After the Kobe quake, Japan went on with its plans to hold the spring high school baseball tournament at Koshien stadium near the city. Here’s an Associated Press report from early March, 1995 that looked forward to the tourney and its importance in the wake of the thousands of deaths in Kobe a few weeks earlier:
Last month’s earthquake demolished buildings and shattered lives in Kobe. It didn’t, however, destroy a dream.
The annual spring invitational baseball tournament will be held, as usual, at nearby Koshien stadium. And the Hotoku Gakuen High School team has been invited to play.
The high school – located in an area that was among the hardest hit in the earthquake – was the last of 32 teams chosen for the tournament.
To an outsider, that might not sound like such a big deal. But Koshien is much, much more than just a high school sporting event. In Japan, it amounts to almost a sacred ritual that the whole country shares in.
During the annual tournament in March and August, millions of viewers immerse themselves in the series. Televisions are wheeled into offices, company cafeterias and even some train stations. Strangers on trains exchange the latest scores.
For the young players, the Koshien ballpark is their dream, like Yankee Stadium and Carnegie Hall rolled into one. Aspiring players practice seven days a week, often starting before dawn or late into the night, from elementary school on.
At the tournament, players often weep with emotion and scoop a handful of dirt from the playing field to treasure forever as a memento. Many look back on playing Koshien as a high point of their lives. Even among those who go on to a professional ball career, Koshien alumni are a kind of exclusive priesthood.
At first, it wasn’t certain the tournament could be held at all this spring. In the wake of the Jan. 17 quake, the 71-year-old, 55,000-seat concrete structure was riddled with cracks, including a 4-inch-wide rift running through the concrete bleachers. An even wider fissure ran the length of the corridor behind home plate.
Despite the damage, the Japan High School Baseball Federation announced last week that the 10-day national tournament would start as scheduled March 25 – “as a sign of hope.” Workers at the ivy-shrouded ballpark were pouring and smoothing cement Tuesday, rushing to get ready.
For many living in and around the ravaged city of Kobe, news that the tournament was on was some of the best news since the devastating quake hit.
“Without Koshien, it would feel so empty. I wouldn’t feel like spring had come,” said Amini Nagamitsu, a 17-year-old high school junior.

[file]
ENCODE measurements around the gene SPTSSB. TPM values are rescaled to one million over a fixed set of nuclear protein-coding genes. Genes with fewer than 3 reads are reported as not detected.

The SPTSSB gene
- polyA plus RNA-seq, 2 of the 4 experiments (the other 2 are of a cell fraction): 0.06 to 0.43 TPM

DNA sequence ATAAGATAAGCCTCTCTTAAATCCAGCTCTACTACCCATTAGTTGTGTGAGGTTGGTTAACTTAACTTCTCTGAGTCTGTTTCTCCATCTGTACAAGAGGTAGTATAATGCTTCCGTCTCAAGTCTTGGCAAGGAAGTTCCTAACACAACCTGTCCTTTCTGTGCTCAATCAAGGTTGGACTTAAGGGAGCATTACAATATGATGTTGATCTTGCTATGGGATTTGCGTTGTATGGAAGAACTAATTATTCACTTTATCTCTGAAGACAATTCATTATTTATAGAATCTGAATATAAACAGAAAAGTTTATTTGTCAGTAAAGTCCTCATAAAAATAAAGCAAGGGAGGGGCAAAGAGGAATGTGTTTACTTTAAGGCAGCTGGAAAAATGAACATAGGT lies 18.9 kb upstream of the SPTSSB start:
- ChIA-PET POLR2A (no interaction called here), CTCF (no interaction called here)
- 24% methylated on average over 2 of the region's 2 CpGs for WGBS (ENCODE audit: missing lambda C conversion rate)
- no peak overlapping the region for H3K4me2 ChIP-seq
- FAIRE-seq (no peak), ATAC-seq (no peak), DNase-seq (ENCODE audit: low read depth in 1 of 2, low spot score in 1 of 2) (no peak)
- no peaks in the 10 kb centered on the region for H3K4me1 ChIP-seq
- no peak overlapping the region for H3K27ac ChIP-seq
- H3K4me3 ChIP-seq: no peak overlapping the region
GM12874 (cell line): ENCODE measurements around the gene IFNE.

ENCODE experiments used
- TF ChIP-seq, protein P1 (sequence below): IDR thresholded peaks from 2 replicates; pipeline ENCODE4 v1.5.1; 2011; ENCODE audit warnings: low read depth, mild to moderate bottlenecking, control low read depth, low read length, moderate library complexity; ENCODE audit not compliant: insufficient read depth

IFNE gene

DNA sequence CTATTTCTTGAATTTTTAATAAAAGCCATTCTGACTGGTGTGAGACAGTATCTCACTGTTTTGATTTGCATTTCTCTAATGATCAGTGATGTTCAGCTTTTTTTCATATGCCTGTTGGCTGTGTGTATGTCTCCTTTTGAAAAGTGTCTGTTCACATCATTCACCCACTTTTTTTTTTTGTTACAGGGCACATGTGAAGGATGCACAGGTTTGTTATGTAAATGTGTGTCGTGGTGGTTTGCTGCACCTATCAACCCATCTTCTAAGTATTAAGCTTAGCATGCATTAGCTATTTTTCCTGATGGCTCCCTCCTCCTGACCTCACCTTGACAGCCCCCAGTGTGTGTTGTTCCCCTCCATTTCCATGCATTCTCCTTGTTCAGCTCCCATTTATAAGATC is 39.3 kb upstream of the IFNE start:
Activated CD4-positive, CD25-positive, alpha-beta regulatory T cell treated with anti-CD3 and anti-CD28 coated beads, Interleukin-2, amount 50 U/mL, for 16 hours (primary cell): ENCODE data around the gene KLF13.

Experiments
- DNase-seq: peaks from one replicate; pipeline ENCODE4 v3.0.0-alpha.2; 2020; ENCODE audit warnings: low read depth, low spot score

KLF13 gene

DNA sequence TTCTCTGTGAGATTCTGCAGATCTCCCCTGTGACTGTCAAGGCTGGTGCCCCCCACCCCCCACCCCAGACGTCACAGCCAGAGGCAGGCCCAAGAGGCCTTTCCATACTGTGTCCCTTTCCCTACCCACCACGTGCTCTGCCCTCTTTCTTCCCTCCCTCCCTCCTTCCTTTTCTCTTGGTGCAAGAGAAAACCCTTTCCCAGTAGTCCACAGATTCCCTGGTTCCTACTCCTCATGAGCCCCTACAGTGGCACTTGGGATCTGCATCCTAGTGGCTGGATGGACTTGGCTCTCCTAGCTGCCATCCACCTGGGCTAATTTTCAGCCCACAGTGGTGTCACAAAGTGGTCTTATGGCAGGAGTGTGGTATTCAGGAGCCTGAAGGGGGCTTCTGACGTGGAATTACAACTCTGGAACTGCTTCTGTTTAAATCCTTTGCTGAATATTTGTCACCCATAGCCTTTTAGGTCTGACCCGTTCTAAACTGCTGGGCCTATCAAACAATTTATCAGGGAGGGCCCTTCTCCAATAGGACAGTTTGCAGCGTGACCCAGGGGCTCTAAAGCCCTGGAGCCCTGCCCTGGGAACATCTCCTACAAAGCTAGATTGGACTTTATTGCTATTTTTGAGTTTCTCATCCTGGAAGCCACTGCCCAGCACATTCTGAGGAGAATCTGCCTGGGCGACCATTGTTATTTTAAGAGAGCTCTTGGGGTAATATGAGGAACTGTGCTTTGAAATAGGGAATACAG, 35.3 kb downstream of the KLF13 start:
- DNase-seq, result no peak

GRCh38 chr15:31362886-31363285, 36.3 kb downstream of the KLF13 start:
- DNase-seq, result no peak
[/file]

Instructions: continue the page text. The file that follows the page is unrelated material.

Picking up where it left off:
At Hotoku Gakuen high school, the players spent the hours before the announcement of team selection practicing as best they could. The players, most of them 16 or 17 years old, have had much to cope with since the quake, in which more than 5,400 people died and tens of thousands of homes were leveled.
Five of the team’s 51 players weren’t at practice because they had to help rebuild their homes or aid quake-stricken relatives. Another has been living in a shelter since his home was ravaged and hasn’t been able to return to the team.
Five others have been living in a school dormitory after their residential hotel – where they had been living so they could play on the team at the school, which is far from their homes – collapsed on top of them.
As they waited to see if they would be picked for the tournament, the players practiced, diving for ground balls in their white uniforms, shouting encouragement to one another. In time-honored Japanese baseball tradition, they bowed to home plate after sliding in head first.
When the announcement finally came – that they had been selected – they wept together.
“Koshien is the dream for every high school student,” said coach Yugi Nagata, who played outfield on the Hotoku team that won the summer tournament at Koshien in 1981.
But Nagata told his players to temper their joy in consideration of their neighbors who are still suffering. His players didn’t need to any coaching on that.
“I want to play so I can boost the spirits of all the victims around here,” vice-captain Harumichi Mabachi, 17, said softly. Struggling to express himself, he scuffed the ground with his cleats.
“I feel like I want to cry,” he said.
Tears already were welling in his eyes.
In April 1995, the Washington Post noted that the tournament had gone ahead as scheduled: “The famous ivy-covered Koshien baseball stadium — Japan’s equivalent of Fenway Park — was repaired in time to host last month’s national high-school baseball tournament.”